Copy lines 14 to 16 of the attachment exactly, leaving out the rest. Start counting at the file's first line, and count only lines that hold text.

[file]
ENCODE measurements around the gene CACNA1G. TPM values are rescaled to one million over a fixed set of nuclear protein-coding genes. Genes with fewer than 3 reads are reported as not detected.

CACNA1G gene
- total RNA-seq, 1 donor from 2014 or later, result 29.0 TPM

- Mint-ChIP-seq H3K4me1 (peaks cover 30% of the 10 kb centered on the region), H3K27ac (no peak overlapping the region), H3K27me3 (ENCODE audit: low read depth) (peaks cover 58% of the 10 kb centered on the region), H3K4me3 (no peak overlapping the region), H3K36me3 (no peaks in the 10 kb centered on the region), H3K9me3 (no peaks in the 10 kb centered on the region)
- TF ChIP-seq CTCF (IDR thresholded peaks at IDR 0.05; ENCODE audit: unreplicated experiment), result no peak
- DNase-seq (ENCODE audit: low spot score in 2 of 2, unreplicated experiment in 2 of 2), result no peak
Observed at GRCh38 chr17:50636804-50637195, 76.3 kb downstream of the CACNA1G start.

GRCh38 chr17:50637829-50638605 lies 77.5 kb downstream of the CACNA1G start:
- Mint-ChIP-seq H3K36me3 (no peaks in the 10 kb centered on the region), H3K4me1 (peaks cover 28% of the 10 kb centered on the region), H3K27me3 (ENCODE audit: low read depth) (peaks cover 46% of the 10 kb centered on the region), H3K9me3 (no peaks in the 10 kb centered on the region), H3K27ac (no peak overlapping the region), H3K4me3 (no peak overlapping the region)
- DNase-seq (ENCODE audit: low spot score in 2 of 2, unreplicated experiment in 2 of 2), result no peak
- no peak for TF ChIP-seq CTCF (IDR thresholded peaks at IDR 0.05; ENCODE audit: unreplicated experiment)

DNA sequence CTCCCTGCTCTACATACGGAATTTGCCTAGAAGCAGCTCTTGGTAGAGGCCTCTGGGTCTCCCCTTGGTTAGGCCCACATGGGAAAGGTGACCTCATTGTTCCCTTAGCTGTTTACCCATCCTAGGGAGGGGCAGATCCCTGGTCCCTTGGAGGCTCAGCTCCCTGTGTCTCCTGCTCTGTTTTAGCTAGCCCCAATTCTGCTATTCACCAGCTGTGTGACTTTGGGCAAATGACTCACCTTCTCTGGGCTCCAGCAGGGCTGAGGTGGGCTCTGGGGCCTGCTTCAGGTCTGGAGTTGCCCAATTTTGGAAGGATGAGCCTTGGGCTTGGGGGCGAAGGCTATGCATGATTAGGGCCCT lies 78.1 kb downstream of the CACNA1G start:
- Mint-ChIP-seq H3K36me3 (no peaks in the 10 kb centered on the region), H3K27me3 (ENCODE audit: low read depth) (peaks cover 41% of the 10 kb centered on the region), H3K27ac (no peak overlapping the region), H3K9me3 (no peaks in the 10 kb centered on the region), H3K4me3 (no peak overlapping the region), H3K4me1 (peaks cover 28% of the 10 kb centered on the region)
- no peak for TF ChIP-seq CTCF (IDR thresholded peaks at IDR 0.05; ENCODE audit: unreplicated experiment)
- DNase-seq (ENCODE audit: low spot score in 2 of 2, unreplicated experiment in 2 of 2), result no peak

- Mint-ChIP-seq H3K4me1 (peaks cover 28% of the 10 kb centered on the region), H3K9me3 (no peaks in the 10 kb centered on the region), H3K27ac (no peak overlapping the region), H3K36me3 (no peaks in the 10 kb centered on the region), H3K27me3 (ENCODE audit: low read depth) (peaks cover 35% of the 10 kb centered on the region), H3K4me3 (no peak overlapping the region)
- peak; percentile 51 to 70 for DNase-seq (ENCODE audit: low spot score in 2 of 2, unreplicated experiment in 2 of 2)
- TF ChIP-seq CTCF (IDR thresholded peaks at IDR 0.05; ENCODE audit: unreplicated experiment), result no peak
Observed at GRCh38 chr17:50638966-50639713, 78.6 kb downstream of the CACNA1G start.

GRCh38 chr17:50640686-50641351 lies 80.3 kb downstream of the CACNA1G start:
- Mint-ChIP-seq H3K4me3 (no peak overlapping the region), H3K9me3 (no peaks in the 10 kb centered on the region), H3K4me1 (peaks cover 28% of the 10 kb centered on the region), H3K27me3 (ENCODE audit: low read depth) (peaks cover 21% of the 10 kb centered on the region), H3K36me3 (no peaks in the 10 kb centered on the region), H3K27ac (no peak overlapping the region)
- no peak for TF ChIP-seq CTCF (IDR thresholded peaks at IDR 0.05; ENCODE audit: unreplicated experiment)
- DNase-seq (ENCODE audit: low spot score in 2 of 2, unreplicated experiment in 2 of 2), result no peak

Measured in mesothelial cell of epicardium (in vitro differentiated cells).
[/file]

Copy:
- no peak for TF ChIP-seq CTCF (IDR thresholded peaks at IDR 0.05; ENCODE audit: unreplicated experiment)
- DNase-seq (ENCODE audit: low spot score in 2 of 2, unreplicated experiment in 2 of 2), result no peak

- Mint-ChIP-seq H3K4me1 (peaks cover 28% of the 10 kb centered on the region), H3K9me3 (no peaks in the 10 kb centered on the region), H3K27ac (no peak overlapping the region), H3K36me3 (no peaks in the 10 kb centered on the region), H3K27me3 (ENCODE audit: low read depth) (peaks cover 35% of the 10 kb centered on the region), H3K4me3 (no peak overlapping the region)